MD Anderson and Exact Sciences announce partnership to develop screening and diagnostic tests for lung cancer

Molecular diagnostics leader and cancer center’s Moon Shots Program launch initiative to identify lung cancer in early stages

MD Anderson News Release 06/04/2015

Exact Sciences Corp. and The University of Texas MD Anderson Cancer Center today announced an agreement to jointly develop and commercialize blood-based screening and diagnostics tests for the early detection of lung cancer.

This unique collaboration seeks to build upon MD Anderson’s extensive research into predictive biomarkers for lung cancer and Exact Sciences’ successful development and commercialization of Cologuard®, the only FDA-approved, non-invasive colon cancer screening test. The two groups plan to develop a groundbreaking new blood test that targets biomarkers associated with lung cancer.  

The collaboration specifically aims at developing a blood-based lung cancer screening test to determine the need for low-dose computed tomography. This test would offer the opportunity to screen nearly 11 million Americans considered high-risk smokers and former smokers.  The partnership is also aimed at developing a diagnostic test to determine the malignant status of nodules found through low-dose CT screening.  This test would be valuable to nearly 4 million Americans diagnosed with lung nodules each year.

“Lung cancer is, and will continue to be, America’s leading cancer killer unless we identify new approaches to diagnose it early, at its most treatable stages,” said Sam Hanash, M.D., Ph.D., director of MD Anderson’s Red and Charline McCombs Institute for the Early Detection and Treatment of Cancer.  “Our collaboration with Exact Sciences provides a great opportunity to create tests that could shift the lung cancer detection paradigm for the benefit of patients.”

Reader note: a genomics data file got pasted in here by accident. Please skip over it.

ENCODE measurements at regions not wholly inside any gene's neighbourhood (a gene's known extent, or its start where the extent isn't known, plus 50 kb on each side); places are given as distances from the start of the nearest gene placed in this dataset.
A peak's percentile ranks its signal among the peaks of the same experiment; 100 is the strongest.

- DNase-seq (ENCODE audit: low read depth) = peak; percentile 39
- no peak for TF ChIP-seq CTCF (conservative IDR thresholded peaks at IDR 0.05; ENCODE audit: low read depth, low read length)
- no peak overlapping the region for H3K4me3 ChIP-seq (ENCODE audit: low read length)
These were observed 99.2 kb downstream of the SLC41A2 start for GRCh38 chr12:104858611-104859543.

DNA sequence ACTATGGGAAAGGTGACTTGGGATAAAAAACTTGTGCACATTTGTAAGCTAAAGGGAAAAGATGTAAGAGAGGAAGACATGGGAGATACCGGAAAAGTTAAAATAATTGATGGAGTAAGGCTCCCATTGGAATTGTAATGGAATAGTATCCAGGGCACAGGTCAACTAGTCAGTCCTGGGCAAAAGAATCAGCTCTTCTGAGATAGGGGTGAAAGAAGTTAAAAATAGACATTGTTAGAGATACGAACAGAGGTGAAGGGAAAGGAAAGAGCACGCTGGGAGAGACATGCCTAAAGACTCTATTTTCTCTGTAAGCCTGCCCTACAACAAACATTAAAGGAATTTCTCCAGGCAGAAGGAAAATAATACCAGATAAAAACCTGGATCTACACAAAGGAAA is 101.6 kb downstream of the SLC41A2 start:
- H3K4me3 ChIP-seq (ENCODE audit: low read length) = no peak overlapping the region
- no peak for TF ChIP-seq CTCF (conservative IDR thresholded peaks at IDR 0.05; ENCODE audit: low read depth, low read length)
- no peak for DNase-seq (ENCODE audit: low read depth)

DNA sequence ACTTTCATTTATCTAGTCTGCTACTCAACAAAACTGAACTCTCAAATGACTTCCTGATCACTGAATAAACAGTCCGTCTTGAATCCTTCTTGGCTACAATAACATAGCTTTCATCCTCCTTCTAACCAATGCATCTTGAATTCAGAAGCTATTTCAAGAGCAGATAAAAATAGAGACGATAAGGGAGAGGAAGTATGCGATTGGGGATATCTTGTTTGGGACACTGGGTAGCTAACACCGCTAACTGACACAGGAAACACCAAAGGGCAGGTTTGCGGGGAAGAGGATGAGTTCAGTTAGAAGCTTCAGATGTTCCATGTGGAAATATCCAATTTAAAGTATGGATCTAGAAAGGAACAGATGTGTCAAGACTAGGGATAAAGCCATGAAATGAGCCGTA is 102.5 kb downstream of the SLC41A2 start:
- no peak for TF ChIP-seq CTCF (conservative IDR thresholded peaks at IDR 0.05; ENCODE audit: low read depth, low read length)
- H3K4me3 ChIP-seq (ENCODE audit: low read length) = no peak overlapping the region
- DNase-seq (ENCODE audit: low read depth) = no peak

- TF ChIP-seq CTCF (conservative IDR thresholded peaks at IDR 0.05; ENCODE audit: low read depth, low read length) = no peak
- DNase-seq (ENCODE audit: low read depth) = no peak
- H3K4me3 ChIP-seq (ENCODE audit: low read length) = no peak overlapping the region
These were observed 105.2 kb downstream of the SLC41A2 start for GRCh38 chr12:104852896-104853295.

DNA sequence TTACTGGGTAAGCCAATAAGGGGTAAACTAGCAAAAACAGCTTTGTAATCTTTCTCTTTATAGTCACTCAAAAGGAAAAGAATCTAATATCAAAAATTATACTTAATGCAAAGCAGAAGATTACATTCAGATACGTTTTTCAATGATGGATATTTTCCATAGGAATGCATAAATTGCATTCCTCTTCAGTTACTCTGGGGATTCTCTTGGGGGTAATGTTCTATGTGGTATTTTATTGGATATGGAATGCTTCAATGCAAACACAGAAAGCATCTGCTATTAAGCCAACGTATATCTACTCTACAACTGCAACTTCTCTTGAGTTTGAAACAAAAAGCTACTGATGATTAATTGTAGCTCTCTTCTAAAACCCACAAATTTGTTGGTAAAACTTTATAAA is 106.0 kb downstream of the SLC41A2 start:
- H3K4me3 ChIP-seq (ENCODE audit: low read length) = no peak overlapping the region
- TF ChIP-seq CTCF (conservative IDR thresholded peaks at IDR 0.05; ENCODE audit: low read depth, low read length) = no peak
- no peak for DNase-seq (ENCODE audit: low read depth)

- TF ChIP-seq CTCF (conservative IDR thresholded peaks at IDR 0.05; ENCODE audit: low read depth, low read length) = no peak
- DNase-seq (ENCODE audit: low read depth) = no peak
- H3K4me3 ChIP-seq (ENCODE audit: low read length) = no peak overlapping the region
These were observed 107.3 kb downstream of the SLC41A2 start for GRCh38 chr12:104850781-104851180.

“Our common vision is to help win the war on cancer through early detection.  Taking on lung cancer offers an opportunity to build on the success of Cologuard,” said Exact Sciences’ Chairman and CEO Kevin Conroy. “A simple blood test to complement a LDCT scan could significantly improve early-stage lung cancer detection. Our experience working with regulators and insurers coupled with MD Anderson’s world-class research and development capabilities are an ideal match to make a meaningful difference in the war on cancer.”

The American Cancer Society estimates that lung cancer will be diagnosed in 221,200 Americans and cause 158,040 deaths in the United States this year. Currently, more than half of lung cancer cases are diagnosed at an advanced stage, after symptoms appear, when the five-year survival rate is in the low single digits. If detected at an early stage, lung cancer’s five-year survival rate can be as high as 80 percent.  

Hanash’s research spans a variety of biomarker types – including DNA, proteins, metabolites, autoantibodies. “Our goal is to choose the best-performing biomarkers for our panel across multiple technologies,” Hanash said, as opposed to the more common practice of relying on a single type of biomarker.

The initiative is part of MD Anderson's Moon Shots Program, a goal-oriented, multidisciplinary effort harnessing available knowledge and new disruptive technologies to dramatically reduce cancer mortality through prevention, early detection and curative treatments. The program's innovative approach focuses initially on eight cancers: lung, breast, ovarian, prostate, melanoma, chronic lymphocytic leukemia, myelodysplastic syndromes and acute myeloid leukemia.  Early detection was chosen as a flagship project of the Lung Cancer Moon Shot, funded initially by the Lyda Hill Foundation.

Currently low-dose CT scanning is reimbursed by Medicare for high-risk smokers and received a Grade B rating from the U.S. Preventive Services Task Force, leading clinicians nationwide to increase screening programs in recent years. The clinical challenge is that while low-dose CT scanning is about 94 percent sensitive, it has a 73 percent specificity for the initial screen. As a consequence of the lower specificity of CT, 96 percent of all nodules discovered via scans are benign, leading to unnecessary and often harmful invasive procedures, radiation exposure and high costs.  More information about improving lung cancer detection with a new cost-effective blood-based test is available in this report from Exact Sciences.  

Hanash also holds the Evelyn and Sol Rubenstein Distinguished Chair for the Cancer Prevention Department and is a professor of Clinical Cancer Prevention at MD Anderson.